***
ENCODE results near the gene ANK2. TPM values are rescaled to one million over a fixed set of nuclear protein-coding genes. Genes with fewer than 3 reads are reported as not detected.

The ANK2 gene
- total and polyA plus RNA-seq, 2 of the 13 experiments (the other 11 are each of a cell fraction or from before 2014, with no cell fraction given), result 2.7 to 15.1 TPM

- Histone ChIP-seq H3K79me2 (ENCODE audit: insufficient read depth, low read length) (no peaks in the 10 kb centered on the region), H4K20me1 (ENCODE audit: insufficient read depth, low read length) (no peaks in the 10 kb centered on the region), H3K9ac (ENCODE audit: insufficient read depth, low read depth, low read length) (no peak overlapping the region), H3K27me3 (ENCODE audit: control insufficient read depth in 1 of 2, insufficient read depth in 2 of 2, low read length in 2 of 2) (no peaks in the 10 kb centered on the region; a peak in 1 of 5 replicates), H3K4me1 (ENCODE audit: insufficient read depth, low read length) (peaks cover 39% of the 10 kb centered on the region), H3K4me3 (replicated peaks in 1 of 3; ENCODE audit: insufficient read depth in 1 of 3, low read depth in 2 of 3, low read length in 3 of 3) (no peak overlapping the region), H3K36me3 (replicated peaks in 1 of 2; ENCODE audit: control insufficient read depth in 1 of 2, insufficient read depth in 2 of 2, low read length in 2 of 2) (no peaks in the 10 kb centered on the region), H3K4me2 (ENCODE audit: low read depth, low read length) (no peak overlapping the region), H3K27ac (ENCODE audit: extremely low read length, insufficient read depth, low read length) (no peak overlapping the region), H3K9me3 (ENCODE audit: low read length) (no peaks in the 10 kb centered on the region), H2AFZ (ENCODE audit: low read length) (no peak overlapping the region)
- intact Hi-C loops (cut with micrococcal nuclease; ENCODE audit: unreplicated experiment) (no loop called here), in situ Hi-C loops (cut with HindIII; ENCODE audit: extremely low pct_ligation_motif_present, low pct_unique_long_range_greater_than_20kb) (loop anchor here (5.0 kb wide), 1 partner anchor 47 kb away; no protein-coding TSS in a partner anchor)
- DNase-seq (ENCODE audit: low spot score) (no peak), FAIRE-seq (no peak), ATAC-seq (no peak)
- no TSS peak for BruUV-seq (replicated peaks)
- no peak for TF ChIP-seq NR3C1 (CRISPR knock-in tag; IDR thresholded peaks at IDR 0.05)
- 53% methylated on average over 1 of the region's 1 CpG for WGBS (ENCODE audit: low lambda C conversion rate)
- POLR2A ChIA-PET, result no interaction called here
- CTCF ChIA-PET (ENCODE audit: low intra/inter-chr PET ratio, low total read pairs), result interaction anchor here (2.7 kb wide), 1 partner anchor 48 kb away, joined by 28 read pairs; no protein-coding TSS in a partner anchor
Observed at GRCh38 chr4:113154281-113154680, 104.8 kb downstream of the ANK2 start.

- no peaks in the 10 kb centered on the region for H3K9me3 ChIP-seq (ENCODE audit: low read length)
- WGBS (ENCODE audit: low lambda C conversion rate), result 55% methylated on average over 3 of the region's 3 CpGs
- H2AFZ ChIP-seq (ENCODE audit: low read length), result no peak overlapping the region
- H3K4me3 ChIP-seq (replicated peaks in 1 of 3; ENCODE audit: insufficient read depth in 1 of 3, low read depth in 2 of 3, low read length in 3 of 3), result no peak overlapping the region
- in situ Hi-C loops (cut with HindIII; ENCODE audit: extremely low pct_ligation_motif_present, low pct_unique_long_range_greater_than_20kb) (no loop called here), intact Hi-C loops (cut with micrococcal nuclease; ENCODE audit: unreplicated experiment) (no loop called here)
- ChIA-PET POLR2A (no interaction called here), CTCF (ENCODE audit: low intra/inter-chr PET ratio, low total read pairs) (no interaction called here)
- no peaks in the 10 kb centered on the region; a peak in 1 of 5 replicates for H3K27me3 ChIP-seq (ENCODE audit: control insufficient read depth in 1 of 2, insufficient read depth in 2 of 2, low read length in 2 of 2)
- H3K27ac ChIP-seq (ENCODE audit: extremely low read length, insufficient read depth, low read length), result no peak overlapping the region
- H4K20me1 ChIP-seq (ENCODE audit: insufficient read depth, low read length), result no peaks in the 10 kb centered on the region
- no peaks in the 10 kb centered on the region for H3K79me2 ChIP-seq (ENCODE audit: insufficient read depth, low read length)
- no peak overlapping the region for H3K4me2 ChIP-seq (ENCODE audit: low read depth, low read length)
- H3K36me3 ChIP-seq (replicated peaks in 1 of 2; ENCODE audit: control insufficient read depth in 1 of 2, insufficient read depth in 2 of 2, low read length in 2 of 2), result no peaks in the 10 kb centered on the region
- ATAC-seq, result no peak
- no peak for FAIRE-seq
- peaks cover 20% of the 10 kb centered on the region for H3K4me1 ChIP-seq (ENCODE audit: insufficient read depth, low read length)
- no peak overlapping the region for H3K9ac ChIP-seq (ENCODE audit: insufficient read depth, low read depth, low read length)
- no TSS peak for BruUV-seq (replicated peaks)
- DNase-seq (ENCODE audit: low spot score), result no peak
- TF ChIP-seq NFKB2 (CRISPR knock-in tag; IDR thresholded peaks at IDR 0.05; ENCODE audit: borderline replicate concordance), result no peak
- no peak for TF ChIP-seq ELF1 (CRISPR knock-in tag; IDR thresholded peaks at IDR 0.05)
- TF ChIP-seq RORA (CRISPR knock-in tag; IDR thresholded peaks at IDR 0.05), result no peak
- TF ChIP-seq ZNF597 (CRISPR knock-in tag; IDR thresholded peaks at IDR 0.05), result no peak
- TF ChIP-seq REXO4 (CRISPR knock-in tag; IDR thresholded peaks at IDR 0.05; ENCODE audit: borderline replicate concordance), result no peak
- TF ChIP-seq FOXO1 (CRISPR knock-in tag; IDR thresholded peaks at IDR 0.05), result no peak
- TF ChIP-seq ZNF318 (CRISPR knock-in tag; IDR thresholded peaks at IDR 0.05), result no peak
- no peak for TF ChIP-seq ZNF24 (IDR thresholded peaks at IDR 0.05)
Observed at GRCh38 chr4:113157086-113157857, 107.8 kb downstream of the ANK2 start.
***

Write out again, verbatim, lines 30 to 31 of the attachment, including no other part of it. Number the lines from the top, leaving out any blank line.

- DNase-seq (ENCODE audit: low spot score), result no peak
- TF ChIP-seq NFKB2 (CRISPR knock-in tag; IDR thresholded peaks at IDR 0.05; ENCODE audit: borderline replicate concordance), result no peak